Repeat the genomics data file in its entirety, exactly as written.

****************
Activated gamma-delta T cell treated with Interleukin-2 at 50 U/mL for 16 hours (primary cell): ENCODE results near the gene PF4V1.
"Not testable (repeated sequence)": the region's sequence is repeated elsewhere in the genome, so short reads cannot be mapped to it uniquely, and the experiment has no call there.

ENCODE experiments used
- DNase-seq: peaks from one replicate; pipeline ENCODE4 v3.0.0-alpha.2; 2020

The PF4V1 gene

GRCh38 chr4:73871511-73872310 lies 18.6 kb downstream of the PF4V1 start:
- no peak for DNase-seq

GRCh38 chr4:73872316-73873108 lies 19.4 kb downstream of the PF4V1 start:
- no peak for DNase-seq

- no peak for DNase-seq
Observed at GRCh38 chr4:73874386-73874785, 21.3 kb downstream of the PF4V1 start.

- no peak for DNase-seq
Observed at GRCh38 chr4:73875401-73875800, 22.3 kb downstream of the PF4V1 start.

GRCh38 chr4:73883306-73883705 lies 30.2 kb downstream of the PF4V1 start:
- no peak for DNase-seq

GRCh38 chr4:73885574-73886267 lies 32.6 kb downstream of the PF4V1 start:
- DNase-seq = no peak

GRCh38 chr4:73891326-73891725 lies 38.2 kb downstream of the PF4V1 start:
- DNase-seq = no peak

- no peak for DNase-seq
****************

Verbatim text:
Activated gamma-delta T cell treated with Interleukin-2 at 50 U/mL for 16 hours (primary cell): ENCODE results near the gene PF4V1.
"Not testable (repeated sequence)": the region's sequence is repeated elsewhere in the genome, so short reads cannot be mapped to it uniquely, and the experiment has no call there.

ENCODE experiments used
- DNase-seq: peaks from one replicate; pipeline ENCODE4 v3.0.0-alpha.2; 2020

The PF4V1 gene

GRCh38 chr4:73871511-73872310 lies 18.6 kb downstream of the PF4V1 start:
- no peak for DNase-seq

GRCh38 chr4:73872316-73873108 lies 19.4 kb downstream of the PF4V1 start:
- no peak for DNase-seq

- no peak for DNase-seq
Observed at GRCh38 chr4:73874386-73874785, 21.3 kb downstream of the PF4V1 start.

- no peak for DNase-seq
Observed at GRCh38 chr4:73875401-73875800, 22.3 kb downstream of the PF4V1 start.

GRCh38 chr4:73883306-73883705 lies 30.2 kb downstream of the PF4V1 start:
- no peak for DNase-seq

GRCh38 chr4:73885574-73886267 lies 32.6 kb downstream of the PF4V1 start:
- DNase-seq = no peak

GRCh38 chr4:73891326-73891725 lies 38.2 kb downstream of the PF4V1 start:
- DNase-seq = no peak

- no peak for DNase-seq